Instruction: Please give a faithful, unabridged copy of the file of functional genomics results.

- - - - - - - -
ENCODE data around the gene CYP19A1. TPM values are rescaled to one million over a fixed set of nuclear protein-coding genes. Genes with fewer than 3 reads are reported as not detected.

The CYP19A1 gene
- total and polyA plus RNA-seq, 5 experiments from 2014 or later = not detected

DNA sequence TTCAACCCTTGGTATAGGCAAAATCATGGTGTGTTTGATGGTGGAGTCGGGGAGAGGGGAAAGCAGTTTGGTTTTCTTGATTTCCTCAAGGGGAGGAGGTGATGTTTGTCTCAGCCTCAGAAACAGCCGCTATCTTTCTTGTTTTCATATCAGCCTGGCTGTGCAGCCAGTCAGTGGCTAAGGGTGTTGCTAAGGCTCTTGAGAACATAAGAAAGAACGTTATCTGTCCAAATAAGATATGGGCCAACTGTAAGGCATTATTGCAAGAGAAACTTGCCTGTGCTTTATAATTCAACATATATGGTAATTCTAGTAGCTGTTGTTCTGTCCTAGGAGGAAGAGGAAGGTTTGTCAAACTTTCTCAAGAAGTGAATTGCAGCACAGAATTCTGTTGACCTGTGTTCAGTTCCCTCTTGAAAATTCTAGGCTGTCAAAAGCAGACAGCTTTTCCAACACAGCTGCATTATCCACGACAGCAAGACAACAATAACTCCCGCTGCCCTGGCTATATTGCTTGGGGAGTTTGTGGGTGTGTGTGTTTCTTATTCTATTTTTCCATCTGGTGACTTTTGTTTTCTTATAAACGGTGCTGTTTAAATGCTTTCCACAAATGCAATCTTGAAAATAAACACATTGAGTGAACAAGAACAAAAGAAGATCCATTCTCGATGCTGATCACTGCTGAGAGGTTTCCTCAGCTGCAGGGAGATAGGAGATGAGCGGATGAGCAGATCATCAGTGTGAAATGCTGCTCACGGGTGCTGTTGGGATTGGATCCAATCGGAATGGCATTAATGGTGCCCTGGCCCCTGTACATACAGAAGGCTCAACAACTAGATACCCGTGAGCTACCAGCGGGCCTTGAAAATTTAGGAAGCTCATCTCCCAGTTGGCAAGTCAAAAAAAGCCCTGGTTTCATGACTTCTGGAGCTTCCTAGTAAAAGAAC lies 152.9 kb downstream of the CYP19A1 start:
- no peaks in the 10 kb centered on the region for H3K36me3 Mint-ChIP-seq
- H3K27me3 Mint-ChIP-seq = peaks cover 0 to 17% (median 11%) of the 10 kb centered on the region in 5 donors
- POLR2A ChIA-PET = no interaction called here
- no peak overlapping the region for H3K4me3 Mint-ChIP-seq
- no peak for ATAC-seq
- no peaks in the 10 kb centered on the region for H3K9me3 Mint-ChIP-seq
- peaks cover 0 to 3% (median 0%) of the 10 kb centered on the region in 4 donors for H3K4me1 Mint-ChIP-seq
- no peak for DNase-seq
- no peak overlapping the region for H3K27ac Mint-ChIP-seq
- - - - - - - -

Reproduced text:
ENCODE data around the gene CYP19A1. TPM values are rescaled to one million over a fixed set of nuclear protein-coding genes. Genes with fewer than 3 reads are reported as not detected.

The CYP19A1 gene
- total and polyA plus RNA-seq, 5 experiments from 2014 or later = not detected

DNA sequence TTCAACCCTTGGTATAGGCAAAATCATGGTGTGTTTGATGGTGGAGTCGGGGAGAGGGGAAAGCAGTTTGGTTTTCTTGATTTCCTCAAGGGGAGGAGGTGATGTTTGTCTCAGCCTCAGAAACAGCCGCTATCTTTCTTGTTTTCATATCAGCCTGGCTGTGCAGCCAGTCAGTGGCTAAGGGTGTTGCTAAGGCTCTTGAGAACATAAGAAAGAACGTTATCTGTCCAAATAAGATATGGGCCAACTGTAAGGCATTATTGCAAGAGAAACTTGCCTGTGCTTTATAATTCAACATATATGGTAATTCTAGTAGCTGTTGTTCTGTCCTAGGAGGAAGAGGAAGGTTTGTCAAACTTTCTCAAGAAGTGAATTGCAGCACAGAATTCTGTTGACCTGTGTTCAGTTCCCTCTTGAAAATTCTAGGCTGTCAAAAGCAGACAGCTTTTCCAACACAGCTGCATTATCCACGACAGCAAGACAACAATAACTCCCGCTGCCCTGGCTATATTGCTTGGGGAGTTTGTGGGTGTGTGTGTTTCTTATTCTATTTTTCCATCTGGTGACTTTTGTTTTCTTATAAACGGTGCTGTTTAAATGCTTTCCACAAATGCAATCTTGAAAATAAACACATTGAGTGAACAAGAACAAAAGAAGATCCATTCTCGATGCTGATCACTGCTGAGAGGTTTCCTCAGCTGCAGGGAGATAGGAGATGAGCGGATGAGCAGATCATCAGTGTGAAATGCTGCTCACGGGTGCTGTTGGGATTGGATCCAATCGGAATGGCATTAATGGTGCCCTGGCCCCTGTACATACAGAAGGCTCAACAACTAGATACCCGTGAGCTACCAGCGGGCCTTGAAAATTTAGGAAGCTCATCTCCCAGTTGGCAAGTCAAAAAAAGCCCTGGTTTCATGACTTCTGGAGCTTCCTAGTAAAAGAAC lies 152.9 kb downstream of the CYP19A1 start:
- no peaks in the 10 kb centered on the region for H3K36me3 Mint-ChIP-seq
- H3K27me3 Mint-ChIP-seq = peaks cover 0 to 17% (median 11%) of the 10 kb centered on the region in 5 donors
- POLR2A ChIA-PET = no interaction called here
- no peak overlapping the region for H3K4me3 Mint-ChIP-seq
- no peak for ATAC-seq
- no peaks in the 10 kb centered on the region for H3K9me3 Mint-ChIP-seq
- peaks cover 0 to 3% (median 0%) of the 10 kb centered on the region in 4 donors for H3K4me1 Mint-ChIP-seq
- no peak for DNase-seq
- no peak overlapping the region for H3K27ac Mint-ChIP-seq